May 12, 2005 - 3:02pm EST by
2005 2006
Price: 2.29 EPS
Shares Out. (in M): 0 P/E
Market Cap (in $M): 291 P/FCF
Net Debt (in $M): 0 EBIT 0 0

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OpenTV is a classic dot com in the process of a second coming. The Company has always been long on promise and short on profitability with a stock price that was over $200 in 2000 and under $1 in 2003. OPTV produces and sells software for interactive television (ITV) – a longstanding hot concept that is currently being touted as the wave of the future by everyone in media from Terry Semel to Brian Roberts. Here’s why:

1) The TV industry is scared that new technology such as digital video recorders (TIVO) is destroying its advertising revenue stream. The solution is to individually tailor advertising messages – apartment dwellers would be solicited for household products and suburbanites for lawn mowers, a family for a van instead of a sports car. TV executives are convinced that viewers will opt in for ads of products in which they are interested rather than avoid advertising altogether. The resulting database of likes and dislikes will result in highly targeted and much more effective advertising. In short, Google’s success with ads related to a website’s content will now be applied to television. The set top box will remember your credit card and other relevant information - with one click, you can buy what you see. OPTV’s contracts with its customers are being geared to the number of subscribers and/or a royalty stream from the transactions generated. A business such as QVC will become that much more attractive. 2) More sophisticated software will allow additional functions such as multiple camera angles for sporting events that make digital a must-have for many TV viewers. In this regard, satellite has had a big advantage over cable since they are all digital whereas cable has been slow to convert. 3) Gambling (outside the U.S.), interactive games, and video on demand are feasible and major engines for growth.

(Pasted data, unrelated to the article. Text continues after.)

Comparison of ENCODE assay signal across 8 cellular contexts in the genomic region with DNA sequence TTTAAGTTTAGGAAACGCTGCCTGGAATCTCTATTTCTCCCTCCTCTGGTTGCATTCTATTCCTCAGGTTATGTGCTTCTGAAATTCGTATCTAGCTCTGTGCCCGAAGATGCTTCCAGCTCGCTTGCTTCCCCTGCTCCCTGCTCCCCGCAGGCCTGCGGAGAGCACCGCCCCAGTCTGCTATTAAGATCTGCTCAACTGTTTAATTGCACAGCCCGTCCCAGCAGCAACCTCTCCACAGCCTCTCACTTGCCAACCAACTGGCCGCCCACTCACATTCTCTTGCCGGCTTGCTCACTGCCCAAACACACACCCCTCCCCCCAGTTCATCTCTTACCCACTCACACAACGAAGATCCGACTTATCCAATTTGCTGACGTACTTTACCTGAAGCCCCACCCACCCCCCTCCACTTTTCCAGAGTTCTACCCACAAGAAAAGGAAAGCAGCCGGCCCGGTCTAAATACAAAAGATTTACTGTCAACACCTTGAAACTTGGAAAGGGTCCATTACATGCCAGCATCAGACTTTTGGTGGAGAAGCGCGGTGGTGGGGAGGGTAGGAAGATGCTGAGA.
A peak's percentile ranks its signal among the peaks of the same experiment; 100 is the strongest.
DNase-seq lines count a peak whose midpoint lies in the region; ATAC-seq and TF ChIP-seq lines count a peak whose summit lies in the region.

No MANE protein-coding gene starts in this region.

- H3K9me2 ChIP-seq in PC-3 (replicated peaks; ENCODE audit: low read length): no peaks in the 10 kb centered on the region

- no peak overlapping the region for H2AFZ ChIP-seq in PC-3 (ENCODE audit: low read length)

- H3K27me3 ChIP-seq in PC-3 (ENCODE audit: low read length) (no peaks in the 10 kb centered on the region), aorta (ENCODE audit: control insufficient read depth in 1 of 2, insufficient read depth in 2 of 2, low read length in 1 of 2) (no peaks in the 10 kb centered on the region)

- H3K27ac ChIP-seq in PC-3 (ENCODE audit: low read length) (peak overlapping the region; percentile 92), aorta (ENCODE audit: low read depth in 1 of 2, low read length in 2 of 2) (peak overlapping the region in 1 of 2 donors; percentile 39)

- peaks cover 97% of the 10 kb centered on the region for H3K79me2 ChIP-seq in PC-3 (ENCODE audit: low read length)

My thesis is that John Malone as the controlling shareholder of OPTV is about to sell his investment at maybe double today’s price. There are 2 potential transactions: as part of a much larger deal to neutralize Liberty’s 18% interest in News Corp or a sale to Time Warner. L’s recent announcement that they are spinning off their 50% interest in Discovery Network and Murdoch’s comments on 5/4/05 that buying back Liberty’s position was a crucial issue that he expected to resolve shortly are indications that Malone is reconfiguring Liberty.

This writeup is short on typical value measures and details of what Malone might trade and long on the potential value of TV interactivity. The catalysts listed at the end are the key to the accuracy of the recommendation.